Soldering the pogo pins was a long and tedious, yet quite simple job. I’ve aligned the two boards like a sandwich, soldered 4 pogo pins at the right height and then use my professional pogo pins alignment tool as a base for soldering the other pins at the same height. After this set up, is only a matter on time and patience.
A small tip for you: if you designed the board for vertical connectors but have ordered only 90 degrees ones, the next photo will give you a painless solution.
We used locking nuts and bolts to “calibrate” the distance between the two boards and to give robustness to the assembly.
To complete this board the only thing left was the structure for the clamps that hold the DUT in place. Thanks to my experience in 3D modeling and 3D printing I did this right at first try – bravo.
The other board was easier to solder: stencil, solder paste, hot air station, soldering iron and… voilà!
The real testing – a rough journey
With the boards ready it’s time to see if everything’s working.
- Power supplies – OK
- MCUs firmware uploading – OK
- Relays….. uhm, no clicks.
For some reason the relays weren’t working. I checked all the signals twice, voltage is within range, but they’re completely dead. Maybe I can try to reverse the coil connections…. and now it’s working. Why? Checking the datasheet again, I found the reason for this unexpected behavior. I used the G6S-2 relays, can you spot the difference with the others?
If you’re better than me at this type of game, you probably found what I’ve missed. All the relays have a top view footprint, but the relay that I used was the only one with the terminals represented from bottom view. Of course, that is because it’s the only through hole part, but I didn’t notice that when creating the footprint for the relays. Thank you, Omron. Thank you.
Hopeless, I took my best friend on this journey – the soldering iron – and re-wired all the relays.
I tested all the relays again and wrote some firmware to check the DUT power lines voltages. Very well, now it’s working. First task completed!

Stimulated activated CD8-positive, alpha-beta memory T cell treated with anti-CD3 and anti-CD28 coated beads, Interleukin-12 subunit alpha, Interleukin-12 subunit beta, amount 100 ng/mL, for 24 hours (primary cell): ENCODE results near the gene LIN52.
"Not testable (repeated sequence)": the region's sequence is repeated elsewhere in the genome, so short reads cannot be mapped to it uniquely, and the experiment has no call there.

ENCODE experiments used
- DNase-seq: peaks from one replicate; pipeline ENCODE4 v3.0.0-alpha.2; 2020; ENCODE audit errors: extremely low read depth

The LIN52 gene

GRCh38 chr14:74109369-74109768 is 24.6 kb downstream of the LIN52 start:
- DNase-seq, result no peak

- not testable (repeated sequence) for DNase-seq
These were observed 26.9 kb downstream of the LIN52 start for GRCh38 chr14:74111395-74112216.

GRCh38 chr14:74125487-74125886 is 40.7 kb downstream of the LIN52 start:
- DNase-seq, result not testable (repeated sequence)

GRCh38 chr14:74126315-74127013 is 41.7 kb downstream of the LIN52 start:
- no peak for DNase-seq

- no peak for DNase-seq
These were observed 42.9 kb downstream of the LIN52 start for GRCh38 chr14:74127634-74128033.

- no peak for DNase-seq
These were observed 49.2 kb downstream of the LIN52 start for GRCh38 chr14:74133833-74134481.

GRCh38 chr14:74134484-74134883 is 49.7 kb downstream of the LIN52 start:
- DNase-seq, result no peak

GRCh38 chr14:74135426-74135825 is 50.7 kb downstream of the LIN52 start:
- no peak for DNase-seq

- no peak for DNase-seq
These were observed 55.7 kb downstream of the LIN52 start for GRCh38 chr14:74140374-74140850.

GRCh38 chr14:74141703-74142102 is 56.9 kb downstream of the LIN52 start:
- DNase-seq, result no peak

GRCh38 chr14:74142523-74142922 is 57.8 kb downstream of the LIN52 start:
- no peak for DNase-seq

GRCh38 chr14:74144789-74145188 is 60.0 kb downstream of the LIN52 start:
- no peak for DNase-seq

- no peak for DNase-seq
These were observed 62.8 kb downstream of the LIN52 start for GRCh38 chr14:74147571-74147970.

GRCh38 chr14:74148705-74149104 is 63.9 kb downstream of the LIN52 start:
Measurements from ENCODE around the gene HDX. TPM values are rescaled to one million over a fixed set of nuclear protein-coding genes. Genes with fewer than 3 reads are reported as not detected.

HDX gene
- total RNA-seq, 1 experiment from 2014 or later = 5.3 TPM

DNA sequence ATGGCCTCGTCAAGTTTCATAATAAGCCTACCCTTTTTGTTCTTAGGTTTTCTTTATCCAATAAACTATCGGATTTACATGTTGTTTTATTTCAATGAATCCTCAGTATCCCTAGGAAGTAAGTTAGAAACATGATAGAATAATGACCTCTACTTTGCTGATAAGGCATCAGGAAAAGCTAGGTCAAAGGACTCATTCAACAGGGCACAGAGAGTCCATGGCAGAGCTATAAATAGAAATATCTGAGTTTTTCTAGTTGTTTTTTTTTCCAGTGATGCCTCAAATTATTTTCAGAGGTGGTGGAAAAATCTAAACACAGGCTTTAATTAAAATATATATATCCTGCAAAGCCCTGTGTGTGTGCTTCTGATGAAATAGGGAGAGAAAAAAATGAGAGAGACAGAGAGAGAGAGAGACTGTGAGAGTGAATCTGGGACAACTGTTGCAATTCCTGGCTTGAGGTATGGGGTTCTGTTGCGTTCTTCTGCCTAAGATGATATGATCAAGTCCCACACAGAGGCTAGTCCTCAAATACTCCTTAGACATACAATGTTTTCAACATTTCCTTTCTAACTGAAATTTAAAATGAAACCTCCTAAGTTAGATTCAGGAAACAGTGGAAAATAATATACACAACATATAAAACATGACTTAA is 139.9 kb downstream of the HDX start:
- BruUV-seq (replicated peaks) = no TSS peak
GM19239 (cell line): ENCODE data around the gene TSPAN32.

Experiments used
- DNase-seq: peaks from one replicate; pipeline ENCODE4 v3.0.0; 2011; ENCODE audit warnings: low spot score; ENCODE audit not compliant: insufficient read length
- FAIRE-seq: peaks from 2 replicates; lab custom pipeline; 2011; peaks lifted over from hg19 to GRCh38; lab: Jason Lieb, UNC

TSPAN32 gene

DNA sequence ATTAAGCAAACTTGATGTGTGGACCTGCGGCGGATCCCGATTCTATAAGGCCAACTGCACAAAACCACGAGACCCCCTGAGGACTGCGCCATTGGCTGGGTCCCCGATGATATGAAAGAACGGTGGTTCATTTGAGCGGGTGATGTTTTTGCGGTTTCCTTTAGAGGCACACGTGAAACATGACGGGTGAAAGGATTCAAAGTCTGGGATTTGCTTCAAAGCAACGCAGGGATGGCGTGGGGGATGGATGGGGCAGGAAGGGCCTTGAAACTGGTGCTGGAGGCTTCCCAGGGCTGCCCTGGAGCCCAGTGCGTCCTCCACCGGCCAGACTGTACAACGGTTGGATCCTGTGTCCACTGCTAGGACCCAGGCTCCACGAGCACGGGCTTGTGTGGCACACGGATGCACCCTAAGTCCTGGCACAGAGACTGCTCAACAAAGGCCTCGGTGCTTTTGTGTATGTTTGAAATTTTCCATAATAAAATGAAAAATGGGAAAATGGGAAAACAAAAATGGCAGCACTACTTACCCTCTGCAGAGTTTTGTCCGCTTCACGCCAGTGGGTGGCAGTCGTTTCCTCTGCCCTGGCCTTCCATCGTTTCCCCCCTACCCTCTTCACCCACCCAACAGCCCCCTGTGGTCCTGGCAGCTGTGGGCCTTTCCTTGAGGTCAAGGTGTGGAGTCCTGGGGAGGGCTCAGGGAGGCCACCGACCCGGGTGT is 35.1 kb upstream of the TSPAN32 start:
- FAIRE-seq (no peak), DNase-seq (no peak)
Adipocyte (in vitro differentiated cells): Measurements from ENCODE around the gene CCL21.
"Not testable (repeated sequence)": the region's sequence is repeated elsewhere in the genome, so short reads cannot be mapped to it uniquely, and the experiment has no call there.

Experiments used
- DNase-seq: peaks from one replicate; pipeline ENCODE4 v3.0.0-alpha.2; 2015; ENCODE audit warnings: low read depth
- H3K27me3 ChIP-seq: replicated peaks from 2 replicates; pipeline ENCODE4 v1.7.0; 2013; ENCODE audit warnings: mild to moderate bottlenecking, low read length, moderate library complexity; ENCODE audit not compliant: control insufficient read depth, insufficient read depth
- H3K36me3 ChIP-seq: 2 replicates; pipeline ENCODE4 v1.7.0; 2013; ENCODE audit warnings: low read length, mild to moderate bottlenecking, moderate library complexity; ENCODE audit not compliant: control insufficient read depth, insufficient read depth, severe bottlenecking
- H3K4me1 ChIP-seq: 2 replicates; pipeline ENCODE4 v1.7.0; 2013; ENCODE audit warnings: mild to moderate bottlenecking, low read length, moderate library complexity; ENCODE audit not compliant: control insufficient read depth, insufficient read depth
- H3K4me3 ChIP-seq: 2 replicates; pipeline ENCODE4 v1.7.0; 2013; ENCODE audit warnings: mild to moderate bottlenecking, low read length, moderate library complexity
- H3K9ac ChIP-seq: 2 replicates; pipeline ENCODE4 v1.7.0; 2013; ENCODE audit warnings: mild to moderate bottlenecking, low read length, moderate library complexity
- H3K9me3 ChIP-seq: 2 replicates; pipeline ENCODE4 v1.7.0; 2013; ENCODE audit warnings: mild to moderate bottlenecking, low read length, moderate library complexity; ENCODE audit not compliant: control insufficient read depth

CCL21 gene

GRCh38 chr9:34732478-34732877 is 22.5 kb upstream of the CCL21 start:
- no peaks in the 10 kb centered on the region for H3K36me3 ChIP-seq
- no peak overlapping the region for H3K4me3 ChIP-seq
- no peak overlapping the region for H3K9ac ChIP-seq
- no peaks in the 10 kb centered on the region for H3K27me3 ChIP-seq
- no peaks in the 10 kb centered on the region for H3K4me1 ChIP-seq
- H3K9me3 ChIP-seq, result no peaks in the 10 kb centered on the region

On with the current sensors. All that should be needed is to read a voltage level, do some math and it’s done, right? The short circuit testing worked pretty well, but for some reason the current consumption measurements returned wrong values and were very inconsistent.
Luckily for me, Gippo quickly found the issue: turns out placing an electromagnetic relay near an hall-effect current sensor is not a good idea. So I moved the relay away by flipping it and sticking it on top of the other relay.
Strip some cables, connect the board to the mains power and check the value read from the current sensor… And it reads wrong values again when the relays closed. But the relays were far from the sensor, what could it be?
It was a problem with the unregulated 5V DC-DC converter supplying the board. The ACS71205B current sensor does not have an internal reference, and having 50 to 200 mV drops on the 5V supply when turning on the relays lead to completely wrong current measurements.
As last hope I’ve tried to supply the current sensor via the regulated 3.3V line, despite the datasheet recommending a supply voltage between 4.5V and 5.5V. After doing some measurements with the sensor powered by 3.3V supply and plotting the values, the results were good but not linear anymore. The only ways left to solve this problem were to add a regulated 5V power supply or connect the 5V line to an analog pin of the STM32 to correct for these changes on the supply voltage. Having exceeded the error count for this board, I will fix this on the next version of the board.
Giving up (..at least for now..)
Being the deadline for the testing device missed, I have to surrender and test the boards manually. At least the pogo pins board give me a handy place to wire everything to the DUT.
But this is not the end. I am a proud person, and soon or later I will win this battle. The next version of the board is almost ready and all the (known) error are fixed.